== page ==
I didn’t know I was stressed until my husband tactfully encouraged me to go for a run.

The day was sunny, and the countryside was relatively quiet, but running wasn’t on the LIST for the day.

The dreaded LIST.

Dirty windows, dirty laundry, dirty floors…most things on the LIST needed soap and water, in one form or another. I HAD to get it done.


Because I thought it should all be done.

In reality, nobody else cared about the LIST. Sure windows are supposed to be clear, and not tinted with farm dust and kid-smudges.

But the children had clean clothes to wear, and as for the floor, well, nobody is crawling around on it anymore except for the dog, and he LIKES it dirty.

The stress of the LIST must’ve crept out over coffee somehow. Maybe it was the way I helpfully advised my husband as he made omelets for the six of us.

“Don’t use that pan.”

“You have the heat too high.”

“Can you use real eggs?”

“The heat is too high!”

“They’re not as fluffy as I make them.”

“You need more patience.”

“I told you the heat was too high.”

I don’t think I said “Thank you,” even once.

No wonder he suggested I go for a run.

Okay, so maybe he was just trying to get rid of me, but then he said something really nice.

He told the kids that when their mother goes for a run, all her stress bubbles just float away.

And I could just picture it: me running through the lovely Franconian countryside, a trail of muddy stress bubbles rising up from my head, or my heart, or wherever they hide, and dissipating far above in the atmosphere, where they couldn’t hurt anybody.

As for the LIST, it still has three items on it, but those things will be crossed off, one at a time, just after I go for a run.


I wonder how many of you have lost someone to cancer.

I used to hear the word and think abstractly of the tragedy of it, but real feelings and emotions never surfaced from the deep.

That changed with the loss of my Aunt Kathy, who was one of my best friends.

Now, when I hear the word, my heart is pained in a way it never was before. It aches for the families who have a vacancy at the dinner table; a birthday to honor but no more candles to light; or a Christmas stocking, hanging empty from the mantle.

My heart breaks for the friend who can never again pick up the phone and hear the voice of that one person who can lift her spirits, or just allow her to vent until they laugh or cry or both. Emails float unanswered into cyberspace, and Facebook turns into a memorial wall. Deep conversations become soliloquies and long walks solo events.

Behind every pink (or blue or teal or white…) ribbon is a wounded heart. Every 5k or race for awareness is filled not with participants, but with battle-scarred people, doing what they can to bring about a cure.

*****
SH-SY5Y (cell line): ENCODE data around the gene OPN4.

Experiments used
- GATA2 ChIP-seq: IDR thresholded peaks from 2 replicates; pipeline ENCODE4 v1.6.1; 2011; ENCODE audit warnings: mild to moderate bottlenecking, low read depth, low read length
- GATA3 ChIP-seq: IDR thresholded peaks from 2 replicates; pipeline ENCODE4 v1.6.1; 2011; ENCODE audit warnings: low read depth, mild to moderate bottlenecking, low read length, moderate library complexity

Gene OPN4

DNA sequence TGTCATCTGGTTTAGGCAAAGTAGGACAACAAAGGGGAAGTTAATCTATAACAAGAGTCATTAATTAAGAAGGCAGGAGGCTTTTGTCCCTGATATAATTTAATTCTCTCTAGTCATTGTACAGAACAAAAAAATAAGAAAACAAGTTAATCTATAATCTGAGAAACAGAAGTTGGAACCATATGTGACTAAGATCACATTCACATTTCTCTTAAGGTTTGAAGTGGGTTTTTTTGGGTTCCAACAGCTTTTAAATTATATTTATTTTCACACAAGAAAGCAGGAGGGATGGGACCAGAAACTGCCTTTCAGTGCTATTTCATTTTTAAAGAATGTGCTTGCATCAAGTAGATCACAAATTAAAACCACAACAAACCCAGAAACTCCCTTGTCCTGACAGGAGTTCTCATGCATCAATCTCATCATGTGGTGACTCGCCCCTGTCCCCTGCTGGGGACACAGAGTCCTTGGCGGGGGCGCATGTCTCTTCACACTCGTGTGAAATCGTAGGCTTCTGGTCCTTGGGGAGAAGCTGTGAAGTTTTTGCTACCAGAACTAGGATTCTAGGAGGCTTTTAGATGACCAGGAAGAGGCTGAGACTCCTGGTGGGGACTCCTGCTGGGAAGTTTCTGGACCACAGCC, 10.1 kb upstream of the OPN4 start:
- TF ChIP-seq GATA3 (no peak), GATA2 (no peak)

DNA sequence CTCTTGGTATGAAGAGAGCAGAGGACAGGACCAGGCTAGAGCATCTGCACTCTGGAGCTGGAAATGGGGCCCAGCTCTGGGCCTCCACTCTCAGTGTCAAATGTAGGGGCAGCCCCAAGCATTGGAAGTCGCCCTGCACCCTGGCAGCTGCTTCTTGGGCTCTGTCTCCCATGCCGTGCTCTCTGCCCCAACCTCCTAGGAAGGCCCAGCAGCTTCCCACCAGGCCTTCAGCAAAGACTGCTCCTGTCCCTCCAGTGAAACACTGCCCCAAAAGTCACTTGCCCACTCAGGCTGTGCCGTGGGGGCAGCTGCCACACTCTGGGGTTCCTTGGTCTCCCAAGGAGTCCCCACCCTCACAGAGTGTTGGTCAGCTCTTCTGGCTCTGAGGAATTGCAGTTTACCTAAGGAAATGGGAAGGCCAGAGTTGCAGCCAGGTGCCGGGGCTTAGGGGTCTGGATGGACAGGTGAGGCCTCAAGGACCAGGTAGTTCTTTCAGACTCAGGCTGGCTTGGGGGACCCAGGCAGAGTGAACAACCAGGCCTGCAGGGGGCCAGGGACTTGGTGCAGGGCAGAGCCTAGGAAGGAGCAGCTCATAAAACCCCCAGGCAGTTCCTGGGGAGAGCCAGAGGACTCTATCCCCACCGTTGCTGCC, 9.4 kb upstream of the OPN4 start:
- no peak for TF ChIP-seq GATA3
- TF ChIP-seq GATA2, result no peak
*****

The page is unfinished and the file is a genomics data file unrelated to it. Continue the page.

The worst adjectives in the English language cannot begin to describe cancer. And words cannot do justice to my hatred for it, nor can they scratch the surface of my sorrow over it.

Even in this world, where absolutes are frowned upon, I think I can safely say that cancer is an evil thing.

And until war is waged upon that most virulent, most capricious killer, there will continue to be too many empty places at our tables and in our hearts.

**For Francie…

and Kathy…

and Richard Wellman…


What exactly does a Supermom look like?

Does she get up at 5:30 to run every day, keep her house tidy, drive various kids to their various activities, and always have a home-cooked dinner waiting for Superdad when he gets home from thwarting evil-doers? Does she keep the house running like clockwork with chore charts and schedules and happy-face stickers?

Does Supermom ever have a runny nose or groan at the current state of the household toilets? Can a Supermom have big feet or gray hair? Does she ever lose her patience?

I thought about Supermom a lot as I was lying on the couch this weekend.

Normally, I’d rather pluck out my eyelashes than passively watch the kids play video games. But in this instance, I was sick—so sick I couldn’t even follow the weak plot. Who was Mario trying to save? And why did he keep turning into Bowser, when they were mortal enemies?

I drifted in and out of my catatonic state, feeling very much like I’d been run over by a truck.

Where was Supermom? Last week, she was here, running with the stars and cooking pot roasts. And now, she was lethargic, on the couch, and letting the kids zombify their brains via Nintendo.

I did no laundry, accomplished no chores, laughed at the thought of washing windows, failed to tick a single box on my ‘to-do’ list. All I managed to do was sleep and self-medicate.